DEAR Isolde D. Amante,
Thank you for inviting me to discuss my vote on the proposed Anti-Terrorism Bill. I explained briefly to the media the reasons for my support, and it was published in the June 5 issue of a local daily. I welcome this opportunity to address you as a constituent of the district that I represent.
Like you and others who communicated to me in private, I too initially had reservations on the “Detention Without Judicial Warrant” provision under Section 29. Many have misinterpreted this as a blanket authority to arrest and detain any Juan and Pedro without need of a judicial warrant.
As a non-lawyer I was made to understand that our existing legal setting already allows arrests without prior judicial warrant. This is for few exceptional circumstances under the concept of warrantless arrest, or citizen’s arrest. So even without an authority from the Anti-Terrorism Council, a terror suspect may be subjected to a warrantless arrest (again, if falling under the exceptions).
What the provision intends, to my mind, is for the continued detention of those taken in custody as terror suspects, beyond the existing 12-18-36 hours required under existing law, to 14 days (with 10 days extension) as long as there is prior authority from the ATC. Without the written authority, the detention and custodial investigation could not be more than 36 hours from a warrantless arrest, and, more so, it could only apply to acts of terrorism defined in the law (and, not to any other crime).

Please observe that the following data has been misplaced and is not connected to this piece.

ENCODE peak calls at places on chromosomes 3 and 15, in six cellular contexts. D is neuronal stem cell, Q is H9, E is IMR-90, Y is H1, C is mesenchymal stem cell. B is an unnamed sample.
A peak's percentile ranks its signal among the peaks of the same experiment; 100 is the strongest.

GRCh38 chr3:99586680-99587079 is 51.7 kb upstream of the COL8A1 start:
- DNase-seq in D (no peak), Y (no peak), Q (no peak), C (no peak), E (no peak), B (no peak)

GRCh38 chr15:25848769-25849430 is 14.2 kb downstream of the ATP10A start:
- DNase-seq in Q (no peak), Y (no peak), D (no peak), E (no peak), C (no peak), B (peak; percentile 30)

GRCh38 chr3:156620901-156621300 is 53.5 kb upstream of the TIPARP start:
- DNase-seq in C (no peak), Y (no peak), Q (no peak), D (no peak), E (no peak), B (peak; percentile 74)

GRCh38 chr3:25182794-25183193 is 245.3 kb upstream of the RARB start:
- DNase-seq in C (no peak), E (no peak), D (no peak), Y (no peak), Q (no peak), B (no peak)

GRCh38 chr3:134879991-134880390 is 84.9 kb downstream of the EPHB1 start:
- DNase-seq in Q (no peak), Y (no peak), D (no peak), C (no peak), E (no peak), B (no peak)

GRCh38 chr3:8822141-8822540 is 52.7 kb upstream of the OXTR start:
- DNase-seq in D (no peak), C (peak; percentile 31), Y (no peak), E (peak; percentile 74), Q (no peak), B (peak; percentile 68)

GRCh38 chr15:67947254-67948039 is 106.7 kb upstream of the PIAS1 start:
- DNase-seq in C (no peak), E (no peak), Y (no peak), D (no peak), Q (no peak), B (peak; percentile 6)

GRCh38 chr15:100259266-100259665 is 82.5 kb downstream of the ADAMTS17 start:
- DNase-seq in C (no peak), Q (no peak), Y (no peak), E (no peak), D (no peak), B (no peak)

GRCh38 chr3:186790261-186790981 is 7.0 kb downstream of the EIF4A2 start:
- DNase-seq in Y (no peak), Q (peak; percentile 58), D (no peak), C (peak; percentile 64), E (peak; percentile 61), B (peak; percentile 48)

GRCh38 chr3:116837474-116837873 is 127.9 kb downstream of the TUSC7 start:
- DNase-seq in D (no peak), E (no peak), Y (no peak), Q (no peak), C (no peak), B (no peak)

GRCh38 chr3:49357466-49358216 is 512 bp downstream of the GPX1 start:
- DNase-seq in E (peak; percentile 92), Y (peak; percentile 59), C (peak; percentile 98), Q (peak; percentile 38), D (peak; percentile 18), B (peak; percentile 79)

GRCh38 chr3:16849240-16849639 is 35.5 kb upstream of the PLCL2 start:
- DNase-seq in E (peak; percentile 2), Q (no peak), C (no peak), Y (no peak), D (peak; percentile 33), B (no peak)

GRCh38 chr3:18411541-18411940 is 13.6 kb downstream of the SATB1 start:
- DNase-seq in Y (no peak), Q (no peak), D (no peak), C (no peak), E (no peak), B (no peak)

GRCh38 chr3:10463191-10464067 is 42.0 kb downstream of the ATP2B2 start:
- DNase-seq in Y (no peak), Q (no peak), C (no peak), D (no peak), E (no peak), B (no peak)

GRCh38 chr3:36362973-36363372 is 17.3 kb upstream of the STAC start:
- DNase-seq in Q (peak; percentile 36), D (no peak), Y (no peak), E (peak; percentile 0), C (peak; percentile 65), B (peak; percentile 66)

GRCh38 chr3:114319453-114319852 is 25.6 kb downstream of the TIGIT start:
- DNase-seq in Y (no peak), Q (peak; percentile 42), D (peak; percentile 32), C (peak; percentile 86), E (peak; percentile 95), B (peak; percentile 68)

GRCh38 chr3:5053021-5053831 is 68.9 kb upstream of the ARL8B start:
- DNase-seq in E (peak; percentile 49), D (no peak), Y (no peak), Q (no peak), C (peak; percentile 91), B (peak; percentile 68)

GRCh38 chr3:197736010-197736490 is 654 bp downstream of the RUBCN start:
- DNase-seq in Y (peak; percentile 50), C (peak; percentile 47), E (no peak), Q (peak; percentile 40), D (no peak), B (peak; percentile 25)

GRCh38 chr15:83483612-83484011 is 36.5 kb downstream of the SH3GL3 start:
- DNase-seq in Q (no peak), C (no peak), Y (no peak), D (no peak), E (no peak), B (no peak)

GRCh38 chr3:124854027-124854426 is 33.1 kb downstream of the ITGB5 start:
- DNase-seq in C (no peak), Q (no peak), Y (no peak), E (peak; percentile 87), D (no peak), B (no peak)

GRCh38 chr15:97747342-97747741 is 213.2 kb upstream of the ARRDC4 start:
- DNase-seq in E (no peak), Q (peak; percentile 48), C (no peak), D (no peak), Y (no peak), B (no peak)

As an added protection, the said provision requires that the law enforcement agent notify in writing the judge of the court nearest the place of arrest, and furnish the ATC and the Commission on Human Rights of such notice. Read in its entirety, there are other provisions to ensure that those who will abuse would be penalized.
The bill was certified as “urgent” by the President, paving the way for its quick passage under the House Rules. This may eventually be challenged in Court if the President signs it into a law.
We respect all opinions from all sectors. I have faith in our judicial system. The Supreme Court will have the final say on the issues raised.
There may also be a possibility that Congress may opt, upon public demand, to take a second look of the challenged provisions to allow more enlightened debates, for possible amendments. Perhaps, that is the best thing that can happen. I assure you that I would be listening.
This decision may not be popular, but in making my stand I only had the public’s best interest in mind. I appreciate your letter because it reminds me once more of the immense responsibility that is bestowed to us members of the House of Representatives.
Terrorism knows no rules. It’s a crime against humanity. The State should not avoid its responsibility to craft new laws to better equip our law enforcement agencies because of fear of possible abuses. There are laws to make people and public servants accountable.
I assure you that as representative of the 6th district, I am one with the people in guarding with vigilance the protection of our liberties.